We continued over to the 817m, reached the summit of Beinn Tharsuinn (863m) and there enjoyed a parting of the cloud, a steep rise in temperature and some great views over Loch Monar and the steep sides of the hill they call cheesecake... Past the lochan we headed for the shoulder which separates the summit from the western end of Beinn Tharsuinn. There we saw the drystane dyke which links the lower slopes of the Beinn with those of the hill they call cheesecake. So we traversed to reach the dike, crossed over in the gap and started the ascent of the HTCC. So far so good. It was steep but presented no difficulty and soon enough we were scrambling up a narrow and dripping wet gully to the first ledge. We stepped on to the ledge in hot sunshine. Up until then the way had been punctuated by small piles of stones which had provided welcome reassurance. Once on the ledge however we couldn't see a pile of stones to help us find the way up. The buttresses of the hill were quite sheer and the gullys didn't seem feasible. So, foolishly perhaps, we resorted to the route description of a well known author and broadcaster, which told us to head right to find a way up. We lost a good 20-30 minute contouring the ledge, which by then was no longer that flat, scanning the cliffs for a passage up and in despair resorted to climbing straight up an almost vertical grassy and sodden gully. Sadly the mist rolled in just as we reached flatter ground. As we were off the route we had to guess where we were to get a compass bearing.

Soon enough we found the path and a lochan with a large slab slanting into the water like a tumbled down pier. In the mist the effect was quite spooky. After a quick stop for lunch, an hour behind our predictions, we resumed the climb up the surprisingly narrow ridge to the summit of the HTCC.

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Bidein a' Choire Sheasgach

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Sheasghaich cairn

We looked at a desultory looking cairn which was apparently the summit, and headed south-east down the long descent to the 740m col and up to far away Lurg Mhor. The summit is a bit of a let down to be honest but at least it's a slightly more reassuringly and unequivocally summit cairn. We decided not to press on to Meall Mor - there were no views and it was 4pm! So time to head back. Foolishly I thought it would take us 3 hours to get back to the tent. ha ha ha! No.
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Lurg Mhor

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We decided to return by the route of ascent and to follow the path back down the bottom of the HTCC carefully to see where we'd gone wrong. Lo and behold, as we clambered down the gully (quite easily really) that we should have gone up, I noticed a nice pile of stones indicating the start of the ascent from the ledge. I never saw it. Basically, as you get onto the ledge, cross straight over the boulders and flat stones and you will eventually see a small cairn indicating the start of the next ascent.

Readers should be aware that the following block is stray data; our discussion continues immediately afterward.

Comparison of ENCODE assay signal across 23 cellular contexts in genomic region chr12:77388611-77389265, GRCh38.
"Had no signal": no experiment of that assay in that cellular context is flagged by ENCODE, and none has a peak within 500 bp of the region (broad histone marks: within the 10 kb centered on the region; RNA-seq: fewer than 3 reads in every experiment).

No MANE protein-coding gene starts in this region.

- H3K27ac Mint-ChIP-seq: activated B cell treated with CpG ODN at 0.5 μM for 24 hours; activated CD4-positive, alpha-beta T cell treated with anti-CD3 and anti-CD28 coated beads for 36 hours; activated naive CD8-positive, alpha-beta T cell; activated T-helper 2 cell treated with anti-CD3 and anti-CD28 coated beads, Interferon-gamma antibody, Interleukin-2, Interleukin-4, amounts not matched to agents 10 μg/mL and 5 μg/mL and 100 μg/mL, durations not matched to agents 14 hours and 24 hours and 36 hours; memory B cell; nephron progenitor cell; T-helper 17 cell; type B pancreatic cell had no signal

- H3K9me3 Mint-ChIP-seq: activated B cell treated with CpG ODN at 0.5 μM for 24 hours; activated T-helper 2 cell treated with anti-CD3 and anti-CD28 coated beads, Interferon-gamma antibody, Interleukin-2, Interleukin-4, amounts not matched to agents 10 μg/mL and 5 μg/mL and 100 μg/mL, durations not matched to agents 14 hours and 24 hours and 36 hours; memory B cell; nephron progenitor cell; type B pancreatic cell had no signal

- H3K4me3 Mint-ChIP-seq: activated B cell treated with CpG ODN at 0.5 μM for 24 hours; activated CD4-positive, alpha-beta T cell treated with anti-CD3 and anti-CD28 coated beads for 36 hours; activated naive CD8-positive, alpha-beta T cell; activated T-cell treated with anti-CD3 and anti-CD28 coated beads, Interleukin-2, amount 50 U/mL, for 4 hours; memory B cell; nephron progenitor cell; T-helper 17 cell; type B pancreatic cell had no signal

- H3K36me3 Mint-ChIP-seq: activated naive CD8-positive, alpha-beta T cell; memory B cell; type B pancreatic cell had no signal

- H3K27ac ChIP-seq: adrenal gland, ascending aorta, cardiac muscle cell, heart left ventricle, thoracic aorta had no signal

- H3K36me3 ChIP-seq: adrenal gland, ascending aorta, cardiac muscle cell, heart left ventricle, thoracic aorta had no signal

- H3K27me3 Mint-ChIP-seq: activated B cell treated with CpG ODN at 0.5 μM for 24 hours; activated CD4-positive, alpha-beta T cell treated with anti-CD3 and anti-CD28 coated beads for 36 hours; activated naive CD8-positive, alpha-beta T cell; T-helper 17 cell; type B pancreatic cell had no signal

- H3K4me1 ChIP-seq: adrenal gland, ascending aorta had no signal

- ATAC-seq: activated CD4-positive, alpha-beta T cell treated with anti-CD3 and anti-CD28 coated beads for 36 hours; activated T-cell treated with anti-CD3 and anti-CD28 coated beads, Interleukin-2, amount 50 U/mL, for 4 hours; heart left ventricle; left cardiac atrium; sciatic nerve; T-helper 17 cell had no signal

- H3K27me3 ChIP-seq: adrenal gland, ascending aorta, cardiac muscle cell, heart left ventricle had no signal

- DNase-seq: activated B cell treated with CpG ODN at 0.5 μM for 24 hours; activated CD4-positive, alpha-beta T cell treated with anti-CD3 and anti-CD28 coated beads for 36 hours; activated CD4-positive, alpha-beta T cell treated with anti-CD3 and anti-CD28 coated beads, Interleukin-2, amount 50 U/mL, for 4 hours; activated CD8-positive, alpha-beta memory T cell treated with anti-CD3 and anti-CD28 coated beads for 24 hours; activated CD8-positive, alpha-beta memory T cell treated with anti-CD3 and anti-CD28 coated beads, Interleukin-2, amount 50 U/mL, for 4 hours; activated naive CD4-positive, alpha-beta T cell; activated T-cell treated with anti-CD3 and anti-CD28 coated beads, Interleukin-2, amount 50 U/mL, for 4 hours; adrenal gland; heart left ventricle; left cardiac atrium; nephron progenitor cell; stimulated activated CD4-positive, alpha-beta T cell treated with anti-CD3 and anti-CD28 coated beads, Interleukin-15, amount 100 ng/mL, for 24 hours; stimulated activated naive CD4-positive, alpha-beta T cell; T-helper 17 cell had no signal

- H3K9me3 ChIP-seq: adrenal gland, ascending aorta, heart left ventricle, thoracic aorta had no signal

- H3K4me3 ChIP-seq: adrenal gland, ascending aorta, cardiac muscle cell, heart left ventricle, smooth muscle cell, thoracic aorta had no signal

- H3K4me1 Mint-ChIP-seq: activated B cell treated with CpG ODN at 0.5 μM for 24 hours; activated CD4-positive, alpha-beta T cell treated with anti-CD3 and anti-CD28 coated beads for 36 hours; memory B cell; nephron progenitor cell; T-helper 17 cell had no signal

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Drystane dyke

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Looking west

Reaching the gap in the drystane dyke at the foot of the hill was swift enough. But we began to feel tired and the climb back up Beinn Tharsuinn took longer than anticipated. We found ourselves in the cloud again and had to take another bearing to take us safely to the bealach Bearnais.
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Looking towards Sgurr nan Ceannaichean and Moruisg behind

Then it was a rapid stride back down to the Allt a'Chonais. This time I crossed the Allt using the wire bridge, just for the hell of it, and we were back at the tent for 9pm! exactly 12 hours after we'd initially set off. I was ravenous, sweaty, a bit stiff, but also slightly underwhelmed. We got our two ticks but the climb up the HTCC lacked elegance, which left me strangely dissatisfied!

But no time for regrets. The priority was to shed all the wet gear, especially remove boots and socks to reconnect our feet with nice, clean and fresh West Highland air and take a quick dip in the Allt before the midges got to us! Then a quick dinner of chicken noodles, a rethink for the next day's adventure and a quick dash into the tents for a not so fitful sleep.
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Munro compleatist
Posts: 145
Munros:282   Corbetts:68
Grahams:2   Donalds:11
Sub 2000:4   
Joined: May 1, 2013